I was wandering about practising when I spotted them.  We were all tentative, but they seemed genuinely interested.  Aren’t their eyes beautiful? 
I played Buck It List for them, and they got it, I think, although I was initially a bit disappointed not to get much of a reaction to the end of the verse – which has, on occasion, roused human audiences to spontaneous mid-song applause.  But they listened so keenly, I can only assume they were mulling it all over in their quiet way, mutely (but sensitively) considering the end of the verse in the context of the whole thing, perhaps coolly appraising the list, or considering how some items on the list stacked up against their own experience.  And they also knew which one number ten was, which no one else ever does.
They particularly liked Sleep Tight, and I felt their melancholic look was perfectly judged, like they really got that “we’re all going to die” isn’t supposed to be sad or shocking in the context of the whole song, and that the bits people laugh at are actually quite sad and that the bits people think are quite sad are actually funny (to me, at least).  The brown one, particularly, tilted his/her (I don’t know, I’m not Chris Packham or one of them lads) head in a manner that suggested a keen understanding of the mix of subtle humour, wry assessment of youthful existential angst and a self-effacing ironic swagger made me feel that someone understands me and that things might just be alright.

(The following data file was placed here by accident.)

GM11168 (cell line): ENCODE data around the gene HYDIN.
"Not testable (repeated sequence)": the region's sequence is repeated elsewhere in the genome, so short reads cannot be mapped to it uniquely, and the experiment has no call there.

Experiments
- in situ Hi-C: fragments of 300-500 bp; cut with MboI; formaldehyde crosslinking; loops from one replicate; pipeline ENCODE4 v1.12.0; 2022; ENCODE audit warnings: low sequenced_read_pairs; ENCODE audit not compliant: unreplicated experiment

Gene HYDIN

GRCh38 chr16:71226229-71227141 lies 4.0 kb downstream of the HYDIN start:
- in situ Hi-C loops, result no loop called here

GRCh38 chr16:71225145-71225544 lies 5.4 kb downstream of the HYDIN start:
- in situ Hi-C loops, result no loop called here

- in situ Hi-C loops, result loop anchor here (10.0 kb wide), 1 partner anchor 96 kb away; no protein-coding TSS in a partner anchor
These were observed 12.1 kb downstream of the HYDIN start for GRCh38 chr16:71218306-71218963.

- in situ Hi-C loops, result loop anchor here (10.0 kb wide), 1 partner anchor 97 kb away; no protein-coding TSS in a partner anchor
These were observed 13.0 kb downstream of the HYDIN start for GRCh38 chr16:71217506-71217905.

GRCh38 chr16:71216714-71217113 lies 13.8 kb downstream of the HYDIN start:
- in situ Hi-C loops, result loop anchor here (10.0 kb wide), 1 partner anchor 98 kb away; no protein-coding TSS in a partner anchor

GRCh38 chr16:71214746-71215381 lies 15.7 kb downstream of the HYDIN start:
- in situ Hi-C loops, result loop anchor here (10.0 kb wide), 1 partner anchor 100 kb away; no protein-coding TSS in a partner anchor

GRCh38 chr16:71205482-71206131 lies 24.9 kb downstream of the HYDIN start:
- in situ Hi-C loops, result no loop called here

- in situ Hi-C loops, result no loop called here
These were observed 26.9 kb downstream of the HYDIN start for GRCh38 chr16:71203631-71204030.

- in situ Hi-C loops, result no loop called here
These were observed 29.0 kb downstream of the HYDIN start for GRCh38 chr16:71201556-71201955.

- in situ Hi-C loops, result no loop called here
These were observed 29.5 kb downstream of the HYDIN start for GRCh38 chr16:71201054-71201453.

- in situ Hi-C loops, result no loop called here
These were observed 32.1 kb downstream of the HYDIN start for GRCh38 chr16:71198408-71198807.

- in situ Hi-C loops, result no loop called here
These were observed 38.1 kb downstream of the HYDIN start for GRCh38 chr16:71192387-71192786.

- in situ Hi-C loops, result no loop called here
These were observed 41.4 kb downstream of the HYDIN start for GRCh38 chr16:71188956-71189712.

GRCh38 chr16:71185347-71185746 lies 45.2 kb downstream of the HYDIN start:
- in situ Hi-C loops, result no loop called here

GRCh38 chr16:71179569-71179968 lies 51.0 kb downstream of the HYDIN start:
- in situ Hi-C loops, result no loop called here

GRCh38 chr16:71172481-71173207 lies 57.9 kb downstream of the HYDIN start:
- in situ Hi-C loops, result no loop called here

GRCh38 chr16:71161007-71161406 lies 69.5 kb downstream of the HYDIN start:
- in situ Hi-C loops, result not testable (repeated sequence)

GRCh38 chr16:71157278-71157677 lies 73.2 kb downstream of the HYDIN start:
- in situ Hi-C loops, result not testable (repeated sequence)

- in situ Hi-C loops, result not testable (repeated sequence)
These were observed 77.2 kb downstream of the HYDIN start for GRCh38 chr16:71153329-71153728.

Then the other one did a massive shit, and I thought “Well, everyone’s a critic.”

Thanks to Katherine Williams, who played a set of songs inspired by Sylvia Plath.  I read The Bell Jar last year, it’s a lot funnier and less sad than people seem to think it is.  Perhaps I have a high threshold for bleak art.